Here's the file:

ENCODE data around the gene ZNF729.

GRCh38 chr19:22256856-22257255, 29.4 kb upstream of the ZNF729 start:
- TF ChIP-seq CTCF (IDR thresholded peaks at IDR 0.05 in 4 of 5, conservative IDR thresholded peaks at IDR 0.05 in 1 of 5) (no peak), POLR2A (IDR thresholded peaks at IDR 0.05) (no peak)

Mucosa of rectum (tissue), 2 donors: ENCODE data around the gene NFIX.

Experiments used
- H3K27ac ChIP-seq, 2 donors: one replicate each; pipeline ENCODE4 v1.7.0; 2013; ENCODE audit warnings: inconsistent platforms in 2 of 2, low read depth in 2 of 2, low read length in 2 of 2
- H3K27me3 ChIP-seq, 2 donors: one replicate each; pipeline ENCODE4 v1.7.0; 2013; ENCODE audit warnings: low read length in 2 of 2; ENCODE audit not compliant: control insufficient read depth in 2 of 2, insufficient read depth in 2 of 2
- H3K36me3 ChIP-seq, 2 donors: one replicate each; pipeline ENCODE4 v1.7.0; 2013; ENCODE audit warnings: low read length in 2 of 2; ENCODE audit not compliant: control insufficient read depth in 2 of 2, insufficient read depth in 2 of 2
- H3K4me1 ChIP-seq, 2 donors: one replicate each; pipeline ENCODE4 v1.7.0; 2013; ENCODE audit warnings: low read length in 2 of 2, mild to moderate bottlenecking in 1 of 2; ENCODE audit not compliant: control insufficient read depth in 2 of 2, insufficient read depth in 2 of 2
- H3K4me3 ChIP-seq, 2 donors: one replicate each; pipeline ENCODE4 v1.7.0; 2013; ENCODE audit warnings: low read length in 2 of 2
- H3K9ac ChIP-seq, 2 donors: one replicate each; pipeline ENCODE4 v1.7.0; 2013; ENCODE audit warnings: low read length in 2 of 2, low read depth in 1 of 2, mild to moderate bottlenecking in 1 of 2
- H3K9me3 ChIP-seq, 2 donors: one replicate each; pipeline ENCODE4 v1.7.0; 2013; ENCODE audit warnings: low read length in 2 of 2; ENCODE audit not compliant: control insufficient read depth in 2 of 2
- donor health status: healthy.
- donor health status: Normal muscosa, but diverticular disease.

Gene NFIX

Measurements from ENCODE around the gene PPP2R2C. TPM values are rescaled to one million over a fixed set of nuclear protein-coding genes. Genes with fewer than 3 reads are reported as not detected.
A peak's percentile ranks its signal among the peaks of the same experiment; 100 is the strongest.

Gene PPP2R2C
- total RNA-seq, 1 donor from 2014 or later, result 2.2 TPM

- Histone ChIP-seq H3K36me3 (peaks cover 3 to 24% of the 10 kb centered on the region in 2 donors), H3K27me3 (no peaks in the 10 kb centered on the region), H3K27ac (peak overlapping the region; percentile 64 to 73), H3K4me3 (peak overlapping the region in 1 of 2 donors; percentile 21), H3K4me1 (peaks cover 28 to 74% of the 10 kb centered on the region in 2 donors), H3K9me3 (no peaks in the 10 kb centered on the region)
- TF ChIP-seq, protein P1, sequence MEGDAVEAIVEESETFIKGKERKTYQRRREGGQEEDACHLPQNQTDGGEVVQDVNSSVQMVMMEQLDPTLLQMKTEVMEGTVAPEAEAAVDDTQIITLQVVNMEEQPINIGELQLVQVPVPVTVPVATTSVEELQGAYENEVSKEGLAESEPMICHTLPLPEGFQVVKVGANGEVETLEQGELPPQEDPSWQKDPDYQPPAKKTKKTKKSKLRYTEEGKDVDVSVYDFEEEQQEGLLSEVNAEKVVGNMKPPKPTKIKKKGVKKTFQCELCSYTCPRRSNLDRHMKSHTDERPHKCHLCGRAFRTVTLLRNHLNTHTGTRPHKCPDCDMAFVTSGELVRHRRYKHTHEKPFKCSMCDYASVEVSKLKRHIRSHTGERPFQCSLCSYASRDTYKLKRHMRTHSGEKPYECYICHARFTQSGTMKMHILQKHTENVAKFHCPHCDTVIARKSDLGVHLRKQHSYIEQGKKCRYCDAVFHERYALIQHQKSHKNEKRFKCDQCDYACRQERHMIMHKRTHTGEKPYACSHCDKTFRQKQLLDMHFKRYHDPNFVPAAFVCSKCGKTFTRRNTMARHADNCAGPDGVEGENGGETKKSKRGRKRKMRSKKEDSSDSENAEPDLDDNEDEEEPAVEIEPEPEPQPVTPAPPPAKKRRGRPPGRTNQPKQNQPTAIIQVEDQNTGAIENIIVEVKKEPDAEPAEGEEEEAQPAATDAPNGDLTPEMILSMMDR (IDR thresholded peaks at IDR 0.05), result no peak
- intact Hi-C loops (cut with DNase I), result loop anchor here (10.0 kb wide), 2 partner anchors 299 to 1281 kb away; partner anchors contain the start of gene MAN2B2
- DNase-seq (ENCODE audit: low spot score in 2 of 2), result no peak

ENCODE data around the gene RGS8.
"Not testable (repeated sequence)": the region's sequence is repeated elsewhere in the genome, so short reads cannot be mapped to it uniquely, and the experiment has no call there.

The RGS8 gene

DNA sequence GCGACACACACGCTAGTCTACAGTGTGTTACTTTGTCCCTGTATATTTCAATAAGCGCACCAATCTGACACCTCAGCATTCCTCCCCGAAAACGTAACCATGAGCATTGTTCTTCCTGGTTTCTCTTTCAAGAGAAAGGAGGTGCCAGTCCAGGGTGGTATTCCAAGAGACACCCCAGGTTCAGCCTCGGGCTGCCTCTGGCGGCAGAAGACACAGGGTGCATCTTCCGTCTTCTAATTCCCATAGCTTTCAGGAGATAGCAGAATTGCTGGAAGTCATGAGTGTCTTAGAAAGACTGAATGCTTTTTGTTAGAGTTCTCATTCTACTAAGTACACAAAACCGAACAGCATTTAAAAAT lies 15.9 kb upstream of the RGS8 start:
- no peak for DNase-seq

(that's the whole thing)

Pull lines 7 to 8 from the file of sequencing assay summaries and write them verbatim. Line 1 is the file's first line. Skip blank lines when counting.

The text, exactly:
- H3K27me3 ChIP-seq, 2 donors: one replicate each; pipeline ENCODE4 v1.7.0; 2013; ENCODE audit warnings: low read length in 2 of 2; ENCODE audit not compliant: control insufficient read depth in 2 of 2, insufficient read depth in 2 of 2
- H3K36me3 ChIP-seq, 2 donors: one replicate each; pipeline ENCODE4 v1.7.0; 2013; ENCODE audit warnings: low read length in 2 of 2; ENCODE audit not compliant: control insufficient read depth in 2 of 2, insufficient read depth in 2 of 2